Bones and All

bonesandall

Bones and All
Camille DeAngelis
St. Martin’s Press
March 2015
Read for The 2016 YALSA Hub Reading Challenge
Alex Award winner

Sixteen-year-old Maren lives with an unusual affliction – spontaneous cannibalism. Since she was a baby, whenever she has warm or romantic feelings toward a person, she can’t stop herself from eating that person, causing her and her mother to be constantly on the lam, running from the last incident before law enforcement got suspicious. Now Maren is 16 and her mother has left her to fend for herself with only some money and Maren’s birth certificate, which happens to list her absent father’s name. With nothing else to do and nowhere else to go, Maren hits the road to find the father she never knew. Along the way she meets regular, friendly people who just want to help her as well as other cannibals who have learned to cover their tracks as well as Maren has. Her journey takes her all over the Eastern U.S., making this a horror/road trip novel as well as a something that is borderline paranormal romance. The premise is compelling in its strangeness if you can stomach the cannibalism, which is rarely described in gory detail. In the hands of a more indulgent or Stephen-King-esque writer, this could have gotten really gross, but DeAngelis gives you just enough detail to let your imagination fill in the gaps. However, this lack of detail begs a lot of questions. For example, at the end of a feeding, Maren is left with a grocery bag’s worth of remains, much less space than is needed to simply pack up the bones of an adult human. So what’s in the bag? Just clothing? Did she eat the bones (as the title suggests) and any parts in the bag are just what she refuses to eat out of necessity or decency? What are her teeth like to allow her to do this? How is this even possible? Am I overthinking this? How long until I can eat a medium-rare steak without thinking about this book? This almost goes without saying, but there is also a lot of suspension of belief going on. Things seem to happen too easily and a lot goes completely unexplained.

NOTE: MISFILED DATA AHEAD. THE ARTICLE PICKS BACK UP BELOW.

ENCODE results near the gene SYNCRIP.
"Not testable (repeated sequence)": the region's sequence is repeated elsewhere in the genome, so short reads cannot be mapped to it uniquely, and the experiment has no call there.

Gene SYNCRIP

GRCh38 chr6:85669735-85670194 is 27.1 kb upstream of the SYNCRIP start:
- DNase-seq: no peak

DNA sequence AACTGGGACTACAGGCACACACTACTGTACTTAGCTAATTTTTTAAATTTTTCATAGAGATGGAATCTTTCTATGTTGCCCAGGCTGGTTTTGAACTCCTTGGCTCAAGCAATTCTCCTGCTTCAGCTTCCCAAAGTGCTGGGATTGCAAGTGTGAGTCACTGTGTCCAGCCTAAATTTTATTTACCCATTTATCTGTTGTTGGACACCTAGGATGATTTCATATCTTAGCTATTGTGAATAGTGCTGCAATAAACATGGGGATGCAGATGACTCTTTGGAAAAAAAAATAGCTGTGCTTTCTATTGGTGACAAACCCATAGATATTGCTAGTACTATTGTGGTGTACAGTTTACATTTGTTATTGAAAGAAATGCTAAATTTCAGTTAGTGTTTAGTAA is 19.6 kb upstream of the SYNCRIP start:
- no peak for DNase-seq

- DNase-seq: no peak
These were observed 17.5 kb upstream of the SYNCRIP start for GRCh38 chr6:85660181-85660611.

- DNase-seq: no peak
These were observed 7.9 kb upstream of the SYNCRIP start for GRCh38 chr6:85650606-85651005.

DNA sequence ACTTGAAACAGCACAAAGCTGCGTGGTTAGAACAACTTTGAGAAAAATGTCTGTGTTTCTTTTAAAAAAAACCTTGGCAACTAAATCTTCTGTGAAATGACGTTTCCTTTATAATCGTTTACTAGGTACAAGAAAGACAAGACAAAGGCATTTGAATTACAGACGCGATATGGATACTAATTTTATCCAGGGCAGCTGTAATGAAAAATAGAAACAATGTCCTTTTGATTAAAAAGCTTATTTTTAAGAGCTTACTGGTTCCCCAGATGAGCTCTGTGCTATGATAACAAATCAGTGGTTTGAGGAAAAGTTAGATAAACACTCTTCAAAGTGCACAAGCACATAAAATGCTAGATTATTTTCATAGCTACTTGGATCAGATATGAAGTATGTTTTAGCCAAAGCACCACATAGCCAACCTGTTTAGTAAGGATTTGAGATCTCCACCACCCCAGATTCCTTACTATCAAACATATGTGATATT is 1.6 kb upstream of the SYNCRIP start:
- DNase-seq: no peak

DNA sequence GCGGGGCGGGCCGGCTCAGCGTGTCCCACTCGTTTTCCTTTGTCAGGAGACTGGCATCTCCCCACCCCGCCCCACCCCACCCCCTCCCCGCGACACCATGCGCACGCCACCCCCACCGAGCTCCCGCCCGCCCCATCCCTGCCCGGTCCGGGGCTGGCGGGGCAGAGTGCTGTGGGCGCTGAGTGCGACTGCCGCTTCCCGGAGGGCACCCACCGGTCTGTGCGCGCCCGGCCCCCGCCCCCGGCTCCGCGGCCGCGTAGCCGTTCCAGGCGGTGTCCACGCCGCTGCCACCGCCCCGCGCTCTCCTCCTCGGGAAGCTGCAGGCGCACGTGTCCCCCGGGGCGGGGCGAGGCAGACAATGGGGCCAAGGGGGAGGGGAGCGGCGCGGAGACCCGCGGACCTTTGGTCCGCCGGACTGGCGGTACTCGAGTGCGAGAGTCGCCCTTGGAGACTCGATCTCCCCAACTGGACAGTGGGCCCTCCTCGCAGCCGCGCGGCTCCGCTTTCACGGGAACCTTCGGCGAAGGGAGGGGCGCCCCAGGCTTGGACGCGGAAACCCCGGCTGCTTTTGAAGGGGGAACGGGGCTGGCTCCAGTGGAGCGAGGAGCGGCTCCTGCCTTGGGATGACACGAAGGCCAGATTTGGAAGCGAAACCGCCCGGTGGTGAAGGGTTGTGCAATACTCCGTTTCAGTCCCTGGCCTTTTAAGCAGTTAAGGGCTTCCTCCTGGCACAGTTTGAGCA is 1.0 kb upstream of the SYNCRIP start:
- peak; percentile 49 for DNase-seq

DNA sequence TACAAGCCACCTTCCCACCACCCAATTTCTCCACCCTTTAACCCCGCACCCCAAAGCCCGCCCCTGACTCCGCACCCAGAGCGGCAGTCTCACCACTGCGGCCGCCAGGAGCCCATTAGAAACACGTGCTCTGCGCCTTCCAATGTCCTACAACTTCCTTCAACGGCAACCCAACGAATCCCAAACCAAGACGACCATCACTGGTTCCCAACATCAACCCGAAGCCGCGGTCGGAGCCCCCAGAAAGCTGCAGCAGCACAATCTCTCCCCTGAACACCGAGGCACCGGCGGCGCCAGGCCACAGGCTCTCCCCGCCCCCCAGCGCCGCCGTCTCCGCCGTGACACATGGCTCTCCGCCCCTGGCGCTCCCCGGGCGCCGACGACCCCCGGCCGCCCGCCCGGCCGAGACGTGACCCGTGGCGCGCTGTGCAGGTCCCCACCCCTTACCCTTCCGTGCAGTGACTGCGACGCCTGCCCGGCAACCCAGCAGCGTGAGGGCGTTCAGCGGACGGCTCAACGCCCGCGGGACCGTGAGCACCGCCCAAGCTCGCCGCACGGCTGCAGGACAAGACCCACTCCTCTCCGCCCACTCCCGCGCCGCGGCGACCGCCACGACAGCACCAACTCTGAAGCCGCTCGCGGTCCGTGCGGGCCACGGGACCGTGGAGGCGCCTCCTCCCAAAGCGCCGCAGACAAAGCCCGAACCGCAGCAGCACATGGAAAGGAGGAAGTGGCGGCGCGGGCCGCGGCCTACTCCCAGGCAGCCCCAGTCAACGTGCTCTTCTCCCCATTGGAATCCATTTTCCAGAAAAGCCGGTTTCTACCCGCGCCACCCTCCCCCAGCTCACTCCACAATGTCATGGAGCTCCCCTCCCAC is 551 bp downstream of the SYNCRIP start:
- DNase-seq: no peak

This book reminded me of a grad school conversation in a class about censorship and gatekeepers. Roger Sutton, editor of the Horn Book and a man of almost consummate children’s literature knowledge, taught the class and on the last day asked us to think of topics that are still so taboo in literature for children, which in our case included YA, that they are never written about. We didn’t come up with many ideas but cannibalism was one that we agreed was off-limits for children’s lit. The Alex Awards are for adult books that appeal to teens, so I can’t quite check cannibalism off the list of verboten topics based on Bones and All, but it’s pretty close.

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